By Zeb Holmes and Ugur Nedim
Former NSW Labor ministers Eddie Obeid, Joe Tripodi and Tony Kelly have been hit with fresh corruption allegations and may face criminal charges.
A report arising from an ICAC corruption investigation has recommended that findings be referred to the Office of the Director of Public Prosecutions (DPP), for potential prosecution:
“Consideration should be given to obtaining the advice of the Director of Public Prosecutions with respect to the prosecution of Edward Obeid Sr, Mr Kelly, Mr Brown and Mr Tripodi for common law criminal offences of misconduct in public office”, the report read.
The recommendations arise from the identification of “deceptive” cabinet submissions allegedly designed to benefit the Obeid family.
The ICAC inquiry, codenamed Operation Credo, probed the alleged connections between members of imprisoned former Labor minister Eddie Obeid’s family and the controversial water infrastructure company, Australia Water Holdings (AWH), which was vying for a lucrative NSW government contract.
In 2010, the Obeid family secretly agreed to buy a $3 million stake in AWH, despite claims the money was purely a loan.
The report has technically cleared high-level Liberal figures, including federal senator and cabinet minister Arthur Sinodinos, as well as Liberal powerbroker and former AWH chief executive Nick Di Girolamo.
However, suspicions remain regarding the knowledge and/or involvement of Mr Di Girolamo, who allegedly knew claims the money was just a loan were false. Incidentally, Mr Girolamo was the Liberal Party lobbyist who gave former NSW premier Barry O’Farrell the $3,000 bottle of wine that led to O’Farrell’s resignation.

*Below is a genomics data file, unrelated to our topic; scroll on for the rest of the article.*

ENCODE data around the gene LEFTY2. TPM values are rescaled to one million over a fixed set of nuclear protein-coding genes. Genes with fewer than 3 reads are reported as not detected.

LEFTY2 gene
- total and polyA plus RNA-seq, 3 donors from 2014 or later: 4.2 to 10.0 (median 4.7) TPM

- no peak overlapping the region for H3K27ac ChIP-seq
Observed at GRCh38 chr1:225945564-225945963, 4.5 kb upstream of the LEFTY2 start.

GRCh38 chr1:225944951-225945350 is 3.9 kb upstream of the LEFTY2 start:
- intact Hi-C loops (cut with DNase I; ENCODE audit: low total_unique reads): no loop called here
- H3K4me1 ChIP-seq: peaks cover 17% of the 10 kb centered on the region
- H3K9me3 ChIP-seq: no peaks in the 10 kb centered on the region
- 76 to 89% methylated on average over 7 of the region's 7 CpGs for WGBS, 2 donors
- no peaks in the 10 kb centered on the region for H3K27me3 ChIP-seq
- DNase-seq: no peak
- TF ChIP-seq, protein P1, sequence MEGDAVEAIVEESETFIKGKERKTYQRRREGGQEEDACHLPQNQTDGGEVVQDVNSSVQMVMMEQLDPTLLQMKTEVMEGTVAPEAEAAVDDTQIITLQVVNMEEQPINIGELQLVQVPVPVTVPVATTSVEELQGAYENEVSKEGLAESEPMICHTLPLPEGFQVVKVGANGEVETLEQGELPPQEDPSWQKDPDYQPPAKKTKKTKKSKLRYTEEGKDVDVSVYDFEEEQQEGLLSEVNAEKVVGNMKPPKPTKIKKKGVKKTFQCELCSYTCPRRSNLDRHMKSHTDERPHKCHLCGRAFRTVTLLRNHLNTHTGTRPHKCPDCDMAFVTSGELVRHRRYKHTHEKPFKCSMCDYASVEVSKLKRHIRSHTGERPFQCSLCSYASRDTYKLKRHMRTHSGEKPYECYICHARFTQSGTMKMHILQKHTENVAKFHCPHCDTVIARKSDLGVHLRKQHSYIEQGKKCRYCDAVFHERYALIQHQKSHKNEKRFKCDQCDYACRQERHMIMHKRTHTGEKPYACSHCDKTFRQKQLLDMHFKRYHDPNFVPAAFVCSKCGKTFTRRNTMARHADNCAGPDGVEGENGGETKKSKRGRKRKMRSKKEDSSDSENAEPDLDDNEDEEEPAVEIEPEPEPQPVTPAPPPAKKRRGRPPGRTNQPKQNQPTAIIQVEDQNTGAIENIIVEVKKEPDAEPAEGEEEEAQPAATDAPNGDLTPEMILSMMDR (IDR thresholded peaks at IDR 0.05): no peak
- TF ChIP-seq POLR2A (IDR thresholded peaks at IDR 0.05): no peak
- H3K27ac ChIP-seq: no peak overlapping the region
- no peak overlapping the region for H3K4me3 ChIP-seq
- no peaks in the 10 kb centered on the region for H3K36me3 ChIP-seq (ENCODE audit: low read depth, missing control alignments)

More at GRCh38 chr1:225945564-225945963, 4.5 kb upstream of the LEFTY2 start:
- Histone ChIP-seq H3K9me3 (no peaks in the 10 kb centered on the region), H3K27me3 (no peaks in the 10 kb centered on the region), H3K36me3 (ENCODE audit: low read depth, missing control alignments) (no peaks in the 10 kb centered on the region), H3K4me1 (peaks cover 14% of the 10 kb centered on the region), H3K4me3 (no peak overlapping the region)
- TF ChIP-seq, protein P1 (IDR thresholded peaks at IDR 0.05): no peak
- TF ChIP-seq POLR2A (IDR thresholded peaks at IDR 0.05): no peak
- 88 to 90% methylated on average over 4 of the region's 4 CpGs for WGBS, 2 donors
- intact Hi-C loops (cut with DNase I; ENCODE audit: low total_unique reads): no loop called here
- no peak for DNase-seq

Senator Sinodinos was questioned at length about failing to investigate exorbitant expenses charged by AWH to the state-owned utility Sydney Water. However, he was also ultimately cleared of wrongdoing.
ICAC’s findings include that Mr Obeid’s former ministerial colleagues, Mr Tripodi and Mr Kelly, doctored a cabinet minute in 2010 as a favour to Obeid.
The original cabinet minute recommended the rejection of AWH’s proposal that it enter a private-public deal with the government to provide water infrastructure. But the minute was altered so as inaccurately suggest that the proposal was approved by cabinet.
Both Mr Kelly and Mr Tripodi denied any wrongdoing, but their alleged roles were described during the investigation as “tantamount to fraud”.
Another party, Mr Obeid’s chief of staff Laurie Brown, admitted to ICAC that he had deleted facts from the original cabinet minute that showed the state-owned Sydney Water would be hundreds of millions of dollars worse off if AWH’s proposed public-private partnership were accepted.
The cabinet minute was later withdrawn at the insistence of then-premier Kristina Keneally. Had the proposal been accepted, around $60m of state money would have flowed to Obeid, his family, and associates.
Obeid Sr was also found to have actively lobbied other members of the government to accept the public-private proposal.
Premier Talks Tough
NSW premier Gladys Berejiklian has promised her government will not tolerate corruption in office.
“The NSW government has a zero-tolerance approach to corruption and we have implemented a range of measures to reflect this,” she stated to the media.
The findings of Operation Credo are the second against Kelly, and the third against Tripodi. The two government ministers were charged with leaking confidential documents to gain a financial benefit, failing to disclose other financial interests and backdating documents.
Mr Obeid has been found guilty of several counts of corruption. He was sentenced to 5 years in prison for failing to disclose his family’s business interests in Circular Quay leases, while lobbying senior bureaucrats about the rights of waterfront retailers when he was a member of the NSW Upper House.
The Liberal Party, meanwhile, recently stood down 10 NSW Liberal MPs over illegal political donations. ICAC has heard that these MPs were receiving donations from property developers, who were banned from donating to political parties during the 2011 election campaign.
The Liberal Party was found to have been using the ‘Free Enterprise Foundation’ and ‘Eight by Five’ to ‘wash’ donations received from developers and other banned donors.
So while Ms Berejikilian talks tough, it is important that her words are followed up with actions to minimise the level of corruption in parliament.